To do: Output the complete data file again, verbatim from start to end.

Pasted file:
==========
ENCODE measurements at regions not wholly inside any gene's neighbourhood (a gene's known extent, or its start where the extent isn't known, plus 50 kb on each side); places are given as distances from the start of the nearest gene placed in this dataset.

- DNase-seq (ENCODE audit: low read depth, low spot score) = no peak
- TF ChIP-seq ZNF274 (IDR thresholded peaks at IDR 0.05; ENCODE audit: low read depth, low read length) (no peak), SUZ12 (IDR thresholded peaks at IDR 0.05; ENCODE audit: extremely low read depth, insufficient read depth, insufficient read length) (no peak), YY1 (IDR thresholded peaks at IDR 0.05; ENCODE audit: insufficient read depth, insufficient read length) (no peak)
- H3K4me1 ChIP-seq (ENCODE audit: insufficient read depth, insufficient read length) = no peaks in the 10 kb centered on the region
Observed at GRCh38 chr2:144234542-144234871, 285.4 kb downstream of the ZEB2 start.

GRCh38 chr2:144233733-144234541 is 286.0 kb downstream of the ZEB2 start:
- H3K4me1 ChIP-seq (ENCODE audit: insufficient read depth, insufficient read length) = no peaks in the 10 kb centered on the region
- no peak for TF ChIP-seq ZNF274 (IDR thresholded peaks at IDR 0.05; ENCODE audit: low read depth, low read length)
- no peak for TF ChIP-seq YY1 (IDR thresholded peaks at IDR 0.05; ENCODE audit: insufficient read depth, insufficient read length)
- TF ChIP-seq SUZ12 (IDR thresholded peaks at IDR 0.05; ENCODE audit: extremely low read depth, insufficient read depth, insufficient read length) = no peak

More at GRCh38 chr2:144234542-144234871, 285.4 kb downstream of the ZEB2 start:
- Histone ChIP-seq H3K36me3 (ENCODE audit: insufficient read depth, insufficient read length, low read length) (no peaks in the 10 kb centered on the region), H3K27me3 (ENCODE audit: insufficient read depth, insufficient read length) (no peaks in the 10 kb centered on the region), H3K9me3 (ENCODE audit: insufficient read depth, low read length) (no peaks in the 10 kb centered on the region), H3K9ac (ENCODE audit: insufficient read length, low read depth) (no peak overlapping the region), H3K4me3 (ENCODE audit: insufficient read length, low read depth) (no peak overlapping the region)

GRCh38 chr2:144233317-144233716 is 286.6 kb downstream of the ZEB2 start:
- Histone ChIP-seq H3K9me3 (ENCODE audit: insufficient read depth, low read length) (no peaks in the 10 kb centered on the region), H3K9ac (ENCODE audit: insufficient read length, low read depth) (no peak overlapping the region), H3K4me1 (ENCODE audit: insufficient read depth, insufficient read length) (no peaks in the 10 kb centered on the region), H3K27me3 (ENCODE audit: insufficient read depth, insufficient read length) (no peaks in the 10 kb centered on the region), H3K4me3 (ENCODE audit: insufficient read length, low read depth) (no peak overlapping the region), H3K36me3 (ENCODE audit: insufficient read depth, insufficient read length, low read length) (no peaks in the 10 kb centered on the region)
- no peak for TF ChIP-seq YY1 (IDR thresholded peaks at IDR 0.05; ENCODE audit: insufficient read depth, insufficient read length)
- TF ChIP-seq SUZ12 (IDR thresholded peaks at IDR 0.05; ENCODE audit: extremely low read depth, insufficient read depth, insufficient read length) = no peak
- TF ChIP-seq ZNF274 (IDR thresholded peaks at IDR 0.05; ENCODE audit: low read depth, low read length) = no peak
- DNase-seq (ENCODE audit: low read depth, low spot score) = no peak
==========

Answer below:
ENCODE measurements at regions not wholly inside any gene's neighbourhood (a gene's known extent, or its start where the extent isn't known, plus 50 kb on each side); places are given as distances from the start of the nearest gene placed in this dataset.

- DNase-seq (ENCODE audit: low read depth, low spot score) = no peak
- TF ChIP-seq ZNF274 (IDR thresholded peaks at IDR 0.05; ENCODE audit: low read depth, low read length) (no peak), SUZ12 (IDR thresholded peaks at IDR 0.05; ENCODE audit: extremely low read depth, insufficient read depth, insufficient read length) (no peak), YY1 (IDR thresholded peaks at IDR 0.05; ENCODE audit: insufficient read depth, insufficient read length) (no peak)
- H3K4me1 ChIP-seq (ENCODE audit: insufficient read depth, insufficient read length) = no peaks in the 10 kb centered on the region
Observed at GRCh38 chr2:144234542-144234871, 285.4 kb downstream of the ZEB2 start.

GRCh38 chr2:144233733-144234541 is 286.0 kb downstream of the ZEB2 start:
- H3K4me1 ChIP-seq (ENCODE audit: insufficient read depth, insufficient read length) = no peaks in the 10 kb centered on the region
- no peak for TF ChIP-seq ZNF274 (IDR thresholded peaks at IDR 0.05; ENCODE audit: low read depth, low read length)
- no peak for TF ChIP-seq YY1 (IDR thresholded peaks at IDR 0.05; ENCODE audit: insufficient read depth, insufficient read length)
- TF ChIP-seq SUZ12 (IDR thresholded peaks at IDR 0.05; ENCODE audit: extremely low read depth, insufficient read depth, insufficient read length) = no peak

More at GRCh38 chr2:144234542-144234871, 285.4 kb downstream of the ZEB2 start:
- Histone ChIP-seq H3K36me3 (ENCODE audit: insufficient read depth, insufficient read length, low read length) (no peaks in the 10 kb centered on the region), H3K27me3 (ENCODE audit: insufficient read depth, insufficient read length) (no peaks in the 10 kb centered on the region), H3K9me3 (ENCODE audit: insufficient read depth, low read length) (no peaks in the 10 kb centered on the region), H3K9ac (ENCODE audit: insufficient read length, low read depth) (no peak overlapping the region), H3K4me3 (ENCODE audit: insufficient read length, low read depth) (no peak overlapping the region)

GRCh38 chr2:144233317-144233716 is 286.6 kb downstream of the ZEB2 start:
- Histone ChIP-seq H3K9me3 (ENCODE audit: insufficient read depth, low read length) (no peaks in the 10 kb centered on the region), H3K9ac (ENCODE audit: insufficient read length, low read depth) (no peak overlapping the region), H3K4me1 (ENCODE audit: insufficient read depth, insufficient read length) (no peaks in the 10 kb centered on the region), H3K27me3 (ENCODE audit: insufficient read depth, insufficient read length) (no peaks in the 10 kb centered on the region), H3K4me3 (ENCODE audit: insufficient read length, low read depth) (no peak overlapping the region), H3K36me3 (ENCODE audit: insufficient read depth, insufficient read length, low read length) (no peaks in the 10 kb centered on the region)
- no peak for TF ChIP-seq YY1 (IDR thresholded peaks at IDR 0.05; ENCODE audit: insufficient read depth, insufficient read length)
- TF ChIP-seq SUZ12 (IDR thresholded peaks at IDR 0.05; ENCODE audit: extremely low read depth, insufficient read depth, insufficient read length) = no peak
- TF ChIP-seq ZNF274 (IDR thresholded peaks at IDR 0.05; ENCODE audit: low read depth, low read length) = no peak
- DNase-seq (ENCODE audit: low read depth, low spot score) = no peak